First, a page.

Throughout the day we check the pens in the maternity barn every 30 to 45 minutes for cows that are calving. If we find a cow calving, we will move her to a clean, individual box stall in the barn. There she can have her own space, and hopefully relax to have her calf. If the cow is further along, the calf’s feet and head are out. We will leave her alone, but be close by to move the calf and cow to a clean area as soon as the calf is born. It is best to move the cow into a clean pen before she calves for the calf’s and her sake, because hygiene is extremely important for the health of the cow and the calf. The same as humans, a first time mother (in the dairy world known as a first calf heifer, primiparous) is typically in labor longer. A female bovine isn’t known as a cow officially until she has had a calf. Only after she calves can she produce milk and be known as a cow. However, a multiparous cow (a cow that has had more than one calf) usually calves faster than the first calf heifers (primiparous).

After a cow or first calf heifer is in labor we are checking her often for progress. We will often palpate the cow to check the position of the calf, see how dilated her cervix is and make sure the calf is still alive. (Palpation in this scenario is putting our hand or almost whole arm inside the animal for medical purposes, wearing a plastic palpation sleeve.) If the calf is correctly positioned, the front feet and the head will be coming first. In this case, if she is not showing signs of to much stress or strain we can let her keep pushing without assistance. If she is NOT progressing or is showing signs of to much strain and the calf is positioned correctly we will help her calve if her cervix is dilated enough. It’s best for the cow to calve without assistance, but sometimes assistance is needed, especially on a very hot day. The same is true for first calf heifers, but sometimes a first calf heifer is scared, and not relaxed enough to give birth on her own. More times than not, we must assist a first calf heifer so the calf can be born alive in a timely manner.

If we palpate a cow or heifer and discover the calf is positioned incorrectly; we have to reposition the calf in the best and timeliest manner possible. Giving birth is a miraculous process, being gentle with the cows and first calf heifers is extremely important but no matter how gentle we are, calving is difficult. That’s why the employees and I do our best to be calm around the cows especially when they are calving. Keeping calving cows relaxed is a key factor in having alive and healthy calves on any dairy.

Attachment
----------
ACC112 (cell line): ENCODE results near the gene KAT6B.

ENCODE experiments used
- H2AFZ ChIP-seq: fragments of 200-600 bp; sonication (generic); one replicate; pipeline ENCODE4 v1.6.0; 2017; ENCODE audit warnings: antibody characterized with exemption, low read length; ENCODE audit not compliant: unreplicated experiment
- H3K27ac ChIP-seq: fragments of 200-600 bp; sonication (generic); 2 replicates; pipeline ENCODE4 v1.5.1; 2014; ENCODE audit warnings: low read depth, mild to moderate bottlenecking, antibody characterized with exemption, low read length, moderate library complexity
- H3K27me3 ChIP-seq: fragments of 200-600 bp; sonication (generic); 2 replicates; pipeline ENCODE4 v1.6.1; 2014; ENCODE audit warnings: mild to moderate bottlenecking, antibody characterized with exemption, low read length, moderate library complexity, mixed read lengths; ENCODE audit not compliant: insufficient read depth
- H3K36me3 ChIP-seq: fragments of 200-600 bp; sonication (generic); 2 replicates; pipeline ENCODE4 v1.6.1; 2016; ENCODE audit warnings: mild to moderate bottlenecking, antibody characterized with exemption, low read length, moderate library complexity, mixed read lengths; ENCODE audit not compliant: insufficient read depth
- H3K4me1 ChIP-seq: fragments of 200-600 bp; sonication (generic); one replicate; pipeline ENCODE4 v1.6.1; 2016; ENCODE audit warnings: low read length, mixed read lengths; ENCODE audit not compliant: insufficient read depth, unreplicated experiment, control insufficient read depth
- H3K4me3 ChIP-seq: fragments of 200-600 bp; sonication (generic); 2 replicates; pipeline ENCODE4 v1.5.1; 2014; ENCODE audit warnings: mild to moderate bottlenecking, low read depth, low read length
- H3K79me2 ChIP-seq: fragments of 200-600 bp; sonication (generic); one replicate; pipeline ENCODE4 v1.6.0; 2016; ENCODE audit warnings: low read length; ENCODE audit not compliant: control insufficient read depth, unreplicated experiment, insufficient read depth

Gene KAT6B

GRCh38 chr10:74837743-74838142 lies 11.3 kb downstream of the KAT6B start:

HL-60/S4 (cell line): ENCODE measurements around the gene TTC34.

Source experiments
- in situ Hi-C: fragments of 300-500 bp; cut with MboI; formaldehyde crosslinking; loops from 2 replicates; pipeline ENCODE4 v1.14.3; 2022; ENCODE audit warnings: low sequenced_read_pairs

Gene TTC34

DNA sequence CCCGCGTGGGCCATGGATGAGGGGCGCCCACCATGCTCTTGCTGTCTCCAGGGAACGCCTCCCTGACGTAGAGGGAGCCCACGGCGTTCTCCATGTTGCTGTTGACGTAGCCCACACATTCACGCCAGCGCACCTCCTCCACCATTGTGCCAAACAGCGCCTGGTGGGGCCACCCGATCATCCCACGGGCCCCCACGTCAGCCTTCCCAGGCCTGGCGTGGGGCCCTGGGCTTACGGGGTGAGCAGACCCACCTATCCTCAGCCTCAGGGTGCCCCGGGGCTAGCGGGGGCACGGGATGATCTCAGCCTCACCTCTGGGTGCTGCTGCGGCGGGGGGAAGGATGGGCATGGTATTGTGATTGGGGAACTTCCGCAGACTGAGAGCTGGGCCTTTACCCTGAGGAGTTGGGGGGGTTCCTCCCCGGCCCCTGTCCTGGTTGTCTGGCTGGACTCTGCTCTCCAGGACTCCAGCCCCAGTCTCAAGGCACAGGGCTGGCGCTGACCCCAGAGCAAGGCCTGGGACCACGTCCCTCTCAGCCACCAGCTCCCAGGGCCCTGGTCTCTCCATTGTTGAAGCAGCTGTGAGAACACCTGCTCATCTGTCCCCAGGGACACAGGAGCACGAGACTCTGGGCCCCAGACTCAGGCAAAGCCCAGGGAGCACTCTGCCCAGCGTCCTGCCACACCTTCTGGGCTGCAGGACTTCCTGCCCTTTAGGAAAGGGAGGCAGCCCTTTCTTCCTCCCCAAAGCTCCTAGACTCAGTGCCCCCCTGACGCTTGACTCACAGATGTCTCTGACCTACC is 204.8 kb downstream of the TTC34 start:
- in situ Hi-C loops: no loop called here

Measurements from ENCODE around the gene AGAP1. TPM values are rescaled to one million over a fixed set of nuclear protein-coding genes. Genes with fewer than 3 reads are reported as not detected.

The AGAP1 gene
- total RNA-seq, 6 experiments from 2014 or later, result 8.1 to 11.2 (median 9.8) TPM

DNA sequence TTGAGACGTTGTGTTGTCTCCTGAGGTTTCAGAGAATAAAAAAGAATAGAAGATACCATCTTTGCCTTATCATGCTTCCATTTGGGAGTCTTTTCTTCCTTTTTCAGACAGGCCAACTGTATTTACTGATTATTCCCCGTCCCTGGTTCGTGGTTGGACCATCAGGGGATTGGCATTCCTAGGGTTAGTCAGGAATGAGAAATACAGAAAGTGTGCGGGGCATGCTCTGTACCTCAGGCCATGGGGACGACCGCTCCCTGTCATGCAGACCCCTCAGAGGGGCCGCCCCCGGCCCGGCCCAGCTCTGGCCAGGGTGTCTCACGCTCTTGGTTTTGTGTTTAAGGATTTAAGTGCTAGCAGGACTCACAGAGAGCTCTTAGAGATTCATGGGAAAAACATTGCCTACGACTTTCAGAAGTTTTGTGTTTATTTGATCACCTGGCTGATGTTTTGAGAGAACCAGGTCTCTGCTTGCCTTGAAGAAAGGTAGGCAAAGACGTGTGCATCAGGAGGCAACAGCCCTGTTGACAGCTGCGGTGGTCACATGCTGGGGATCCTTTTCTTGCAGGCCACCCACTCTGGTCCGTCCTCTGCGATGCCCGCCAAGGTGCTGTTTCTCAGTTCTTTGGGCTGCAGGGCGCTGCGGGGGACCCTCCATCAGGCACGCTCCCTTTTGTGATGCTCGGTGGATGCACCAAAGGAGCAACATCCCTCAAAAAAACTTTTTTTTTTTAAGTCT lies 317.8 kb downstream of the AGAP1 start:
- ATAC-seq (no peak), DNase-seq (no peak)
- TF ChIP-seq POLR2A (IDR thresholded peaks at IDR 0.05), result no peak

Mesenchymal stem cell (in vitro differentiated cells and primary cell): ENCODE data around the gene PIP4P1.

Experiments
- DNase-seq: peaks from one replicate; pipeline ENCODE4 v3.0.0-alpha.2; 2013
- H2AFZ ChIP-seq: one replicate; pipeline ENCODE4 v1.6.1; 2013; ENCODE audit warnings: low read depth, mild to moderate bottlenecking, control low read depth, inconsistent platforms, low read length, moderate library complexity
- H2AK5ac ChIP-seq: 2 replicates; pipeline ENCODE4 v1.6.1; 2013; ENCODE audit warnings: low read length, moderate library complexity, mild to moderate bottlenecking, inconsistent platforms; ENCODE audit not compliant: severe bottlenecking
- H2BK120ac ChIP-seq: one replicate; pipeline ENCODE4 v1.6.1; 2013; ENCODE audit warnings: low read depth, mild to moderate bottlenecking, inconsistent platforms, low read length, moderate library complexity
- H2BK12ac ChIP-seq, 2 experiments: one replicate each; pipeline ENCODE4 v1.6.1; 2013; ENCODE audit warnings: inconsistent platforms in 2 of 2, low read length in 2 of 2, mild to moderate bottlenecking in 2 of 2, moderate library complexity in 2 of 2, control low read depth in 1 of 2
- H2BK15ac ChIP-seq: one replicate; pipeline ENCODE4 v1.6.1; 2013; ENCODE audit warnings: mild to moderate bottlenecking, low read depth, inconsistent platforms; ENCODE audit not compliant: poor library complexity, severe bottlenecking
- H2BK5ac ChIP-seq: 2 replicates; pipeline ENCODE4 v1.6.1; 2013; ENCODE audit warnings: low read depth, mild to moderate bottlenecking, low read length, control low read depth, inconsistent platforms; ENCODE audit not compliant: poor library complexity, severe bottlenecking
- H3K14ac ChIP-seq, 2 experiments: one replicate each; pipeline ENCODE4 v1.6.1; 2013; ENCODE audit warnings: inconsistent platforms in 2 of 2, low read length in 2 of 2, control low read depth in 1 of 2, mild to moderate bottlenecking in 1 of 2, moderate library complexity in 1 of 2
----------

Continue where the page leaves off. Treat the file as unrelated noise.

In the situation where a calf is backwards, the back feet are coming first; we will have to assist the cow. But we will wait until her cervix is dilated. If a calf is breached there are many ways it can be positioned incorrectly, so we do out best to reposition the calf in the timeliest manner possible. A few pictures of what a breached delivery can look like are at this link,$department/deptdocs.nsf/all/agdex3451. So far there have not been any cesarean sections on any cows or first calf heifers, which is a blessing. Here at Maddox Dairy, there are typically less than six c-sections per year.

Overall, as I stated earlier I enjoy working in the maternity barn. It can be extremely difficult at times, but extremely rewarding too. I love watching the cows or first calf heifers get up, turn around and starting licking off their baby so eagerly. I am always amazed after each and every calf is born. Amazed by the cow, how tough she is, amazed by the calf for the same reason and amazed by God knowing he loves and cares for all the creatures in His world.

Keep an eye out for my next blog post about the protocols right after a calf is born!